Another influence on the shift to a problem-oriented concept was the emergence in the 1970s of what became known as the new public health. This new approach was characterised by a focus on population health, the development of preventive approaches and the targeting of high-risk groups with the poorest health outcomes as part of strategies to reduce health inequalities (see Ashton and Seymour, 1988). It was driven in part by technical developments in epidemiology during this period which had been kick-started by Doll and Hill’s famous work on smoking and cancer in the 1950s and had then developed rapidly in the 1960s (see Mold, 2007).

In a useful review article, Room (1984) expertly charts how the influence of this new direction in public health began to be felt in the mid-1970s in the alcohol field. An early example was the landmark 1975 report Alcohol Control Policies in Public Health Perspective which became widely known as the ‘Purple Book’ (Bruun et al, 1975). In the context of alcohol, the implications of the new public health for alcohol policy were extremely challenging, as Room (1984) discusses, sitting particularly awkwardly alongside the economic interests of the alcohol industry, as they pointed towards the public health benefits of reducing the overall level of alcohol consumed in society.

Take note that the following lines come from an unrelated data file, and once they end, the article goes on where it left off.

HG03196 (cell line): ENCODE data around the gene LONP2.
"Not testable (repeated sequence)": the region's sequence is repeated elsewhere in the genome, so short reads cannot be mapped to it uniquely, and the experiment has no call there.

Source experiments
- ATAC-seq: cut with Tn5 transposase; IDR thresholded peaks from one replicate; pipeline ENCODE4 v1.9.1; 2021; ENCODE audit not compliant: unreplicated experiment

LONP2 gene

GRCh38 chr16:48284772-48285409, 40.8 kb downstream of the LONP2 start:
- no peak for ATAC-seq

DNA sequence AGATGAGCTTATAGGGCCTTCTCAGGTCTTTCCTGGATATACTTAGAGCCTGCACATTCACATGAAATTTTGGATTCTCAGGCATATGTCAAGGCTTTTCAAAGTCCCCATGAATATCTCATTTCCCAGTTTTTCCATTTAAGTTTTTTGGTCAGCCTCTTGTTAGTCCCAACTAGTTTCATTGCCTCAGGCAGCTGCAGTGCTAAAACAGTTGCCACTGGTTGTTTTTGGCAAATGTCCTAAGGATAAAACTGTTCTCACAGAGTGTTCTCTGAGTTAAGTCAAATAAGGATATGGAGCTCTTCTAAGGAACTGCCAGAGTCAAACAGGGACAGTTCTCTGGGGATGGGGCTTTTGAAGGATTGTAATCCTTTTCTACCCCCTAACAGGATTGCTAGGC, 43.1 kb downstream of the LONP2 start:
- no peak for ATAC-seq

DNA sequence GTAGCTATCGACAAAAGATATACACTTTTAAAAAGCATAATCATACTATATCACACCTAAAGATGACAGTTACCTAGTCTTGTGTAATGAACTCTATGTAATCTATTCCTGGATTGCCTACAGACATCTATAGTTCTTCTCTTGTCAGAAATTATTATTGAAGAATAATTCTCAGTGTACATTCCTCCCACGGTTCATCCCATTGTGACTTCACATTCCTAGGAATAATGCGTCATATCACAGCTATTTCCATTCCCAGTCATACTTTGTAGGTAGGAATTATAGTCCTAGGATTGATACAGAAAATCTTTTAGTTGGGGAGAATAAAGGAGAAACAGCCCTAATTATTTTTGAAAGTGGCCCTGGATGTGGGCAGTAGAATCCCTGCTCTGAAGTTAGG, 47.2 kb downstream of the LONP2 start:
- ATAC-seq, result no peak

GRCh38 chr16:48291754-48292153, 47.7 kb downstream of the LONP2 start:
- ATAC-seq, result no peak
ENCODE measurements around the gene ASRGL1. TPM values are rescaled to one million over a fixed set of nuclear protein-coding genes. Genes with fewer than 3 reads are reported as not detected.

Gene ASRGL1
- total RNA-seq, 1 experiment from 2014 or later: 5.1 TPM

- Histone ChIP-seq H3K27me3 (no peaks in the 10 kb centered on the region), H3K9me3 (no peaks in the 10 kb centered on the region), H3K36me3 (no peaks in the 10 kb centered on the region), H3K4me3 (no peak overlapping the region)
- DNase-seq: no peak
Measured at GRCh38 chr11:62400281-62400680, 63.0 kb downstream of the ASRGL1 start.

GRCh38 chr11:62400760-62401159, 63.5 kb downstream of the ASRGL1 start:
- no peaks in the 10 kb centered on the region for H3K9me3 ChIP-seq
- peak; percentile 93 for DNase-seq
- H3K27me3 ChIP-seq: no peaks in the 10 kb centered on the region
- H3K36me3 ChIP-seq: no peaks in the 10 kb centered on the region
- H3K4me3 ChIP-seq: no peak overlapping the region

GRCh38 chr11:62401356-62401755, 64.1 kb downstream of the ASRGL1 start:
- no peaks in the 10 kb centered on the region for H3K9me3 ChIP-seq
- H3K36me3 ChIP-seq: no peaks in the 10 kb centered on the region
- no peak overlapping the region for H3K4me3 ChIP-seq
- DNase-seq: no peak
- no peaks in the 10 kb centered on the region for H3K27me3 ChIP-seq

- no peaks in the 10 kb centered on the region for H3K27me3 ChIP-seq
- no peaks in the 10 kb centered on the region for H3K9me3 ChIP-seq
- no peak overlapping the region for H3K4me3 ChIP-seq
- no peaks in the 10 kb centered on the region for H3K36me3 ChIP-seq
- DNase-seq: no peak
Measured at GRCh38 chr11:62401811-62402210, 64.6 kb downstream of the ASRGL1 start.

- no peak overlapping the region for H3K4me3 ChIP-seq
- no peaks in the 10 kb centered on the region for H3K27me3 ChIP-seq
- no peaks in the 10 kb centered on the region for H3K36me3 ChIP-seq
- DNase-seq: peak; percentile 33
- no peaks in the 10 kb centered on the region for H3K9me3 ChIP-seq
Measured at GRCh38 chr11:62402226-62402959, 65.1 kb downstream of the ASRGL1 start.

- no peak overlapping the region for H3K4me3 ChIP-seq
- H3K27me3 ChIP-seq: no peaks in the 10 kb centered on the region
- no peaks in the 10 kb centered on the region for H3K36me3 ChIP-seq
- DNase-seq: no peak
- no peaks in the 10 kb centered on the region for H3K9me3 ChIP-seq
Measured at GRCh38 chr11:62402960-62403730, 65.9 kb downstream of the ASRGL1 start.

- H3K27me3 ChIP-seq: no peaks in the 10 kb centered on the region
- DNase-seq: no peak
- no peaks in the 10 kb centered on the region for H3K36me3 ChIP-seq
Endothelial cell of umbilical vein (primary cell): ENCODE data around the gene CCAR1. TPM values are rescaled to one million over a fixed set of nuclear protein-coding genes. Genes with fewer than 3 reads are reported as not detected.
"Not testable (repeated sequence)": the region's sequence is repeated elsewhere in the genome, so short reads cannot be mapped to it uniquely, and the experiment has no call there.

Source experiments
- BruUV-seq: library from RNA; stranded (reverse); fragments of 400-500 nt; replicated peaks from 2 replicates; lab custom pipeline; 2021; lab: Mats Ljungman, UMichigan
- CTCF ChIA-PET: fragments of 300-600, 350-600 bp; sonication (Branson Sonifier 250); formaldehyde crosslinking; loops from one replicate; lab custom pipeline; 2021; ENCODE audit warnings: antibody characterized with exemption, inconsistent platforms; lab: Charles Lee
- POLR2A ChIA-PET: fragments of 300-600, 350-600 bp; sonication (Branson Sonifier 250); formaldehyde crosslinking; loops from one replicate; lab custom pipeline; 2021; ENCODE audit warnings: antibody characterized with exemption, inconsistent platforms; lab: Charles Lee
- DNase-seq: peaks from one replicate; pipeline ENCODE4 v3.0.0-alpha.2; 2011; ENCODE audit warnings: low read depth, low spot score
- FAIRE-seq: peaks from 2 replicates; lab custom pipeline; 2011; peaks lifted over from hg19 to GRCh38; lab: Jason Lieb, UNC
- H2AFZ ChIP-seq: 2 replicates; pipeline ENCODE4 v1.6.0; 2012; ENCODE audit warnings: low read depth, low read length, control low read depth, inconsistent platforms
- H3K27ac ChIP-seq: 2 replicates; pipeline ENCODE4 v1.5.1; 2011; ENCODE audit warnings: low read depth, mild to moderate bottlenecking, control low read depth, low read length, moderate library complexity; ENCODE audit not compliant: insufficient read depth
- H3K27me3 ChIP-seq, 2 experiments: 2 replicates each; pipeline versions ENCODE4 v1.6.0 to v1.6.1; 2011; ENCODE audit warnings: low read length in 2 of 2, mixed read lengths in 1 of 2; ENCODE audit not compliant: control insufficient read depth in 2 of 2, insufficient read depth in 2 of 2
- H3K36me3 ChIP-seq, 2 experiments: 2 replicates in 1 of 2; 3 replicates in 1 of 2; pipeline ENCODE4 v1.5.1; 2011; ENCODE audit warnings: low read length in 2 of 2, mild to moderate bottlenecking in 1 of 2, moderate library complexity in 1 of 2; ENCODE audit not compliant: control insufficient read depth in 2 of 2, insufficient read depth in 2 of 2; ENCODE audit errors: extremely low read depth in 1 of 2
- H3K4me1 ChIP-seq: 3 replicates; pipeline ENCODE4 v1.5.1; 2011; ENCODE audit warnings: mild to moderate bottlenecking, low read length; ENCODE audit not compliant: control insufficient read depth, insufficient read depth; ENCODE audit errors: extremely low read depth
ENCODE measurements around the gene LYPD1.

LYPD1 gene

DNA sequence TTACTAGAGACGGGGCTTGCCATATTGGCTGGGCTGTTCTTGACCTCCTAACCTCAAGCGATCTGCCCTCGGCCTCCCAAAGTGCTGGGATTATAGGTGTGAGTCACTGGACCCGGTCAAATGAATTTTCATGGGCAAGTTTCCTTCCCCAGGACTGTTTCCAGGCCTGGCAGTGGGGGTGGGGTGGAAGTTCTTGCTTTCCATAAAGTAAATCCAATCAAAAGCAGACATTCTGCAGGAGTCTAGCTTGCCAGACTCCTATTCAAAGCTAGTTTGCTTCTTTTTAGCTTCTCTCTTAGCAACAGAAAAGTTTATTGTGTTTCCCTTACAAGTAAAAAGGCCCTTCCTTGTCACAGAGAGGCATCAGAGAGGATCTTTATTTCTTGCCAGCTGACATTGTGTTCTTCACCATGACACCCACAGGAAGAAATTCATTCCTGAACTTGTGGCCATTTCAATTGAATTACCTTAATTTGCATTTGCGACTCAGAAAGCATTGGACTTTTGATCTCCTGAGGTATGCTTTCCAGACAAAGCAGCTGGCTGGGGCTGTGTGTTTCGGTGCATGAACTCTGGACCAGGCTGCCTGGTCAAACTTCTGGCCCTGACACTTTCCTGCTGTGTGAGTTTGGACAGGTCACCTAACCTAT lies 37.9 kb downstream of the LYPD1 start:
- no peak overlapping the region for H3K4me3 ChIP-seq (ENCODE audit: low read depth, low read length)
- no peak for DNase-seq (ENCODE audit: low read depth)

With its focus on distributions of health outcomes, there was an obvious affinity or ‘fit’ between the new public health and notions of problem drinkers or problem drug users (Seddon, 2010:83-87; Stimson and Lart, 1991:1273). Setting this in a wider context, the connection between a problem-oriented perspective and the more general rise of risk-based forms of governance in the late twentieth century – in shorthand, the emergence of the ‘risk society’ (Beck, 1992) – is equally evident (Seddon, 2010:85; Mugford, 1993). In this sense, we might view the concept of the problem drug user as having a particular resonance in late-modern society, although, in keeping with the Foucauldian spirit of genealogy, I would resist arguing that the concept is an inevitable product of our times, just a possible one.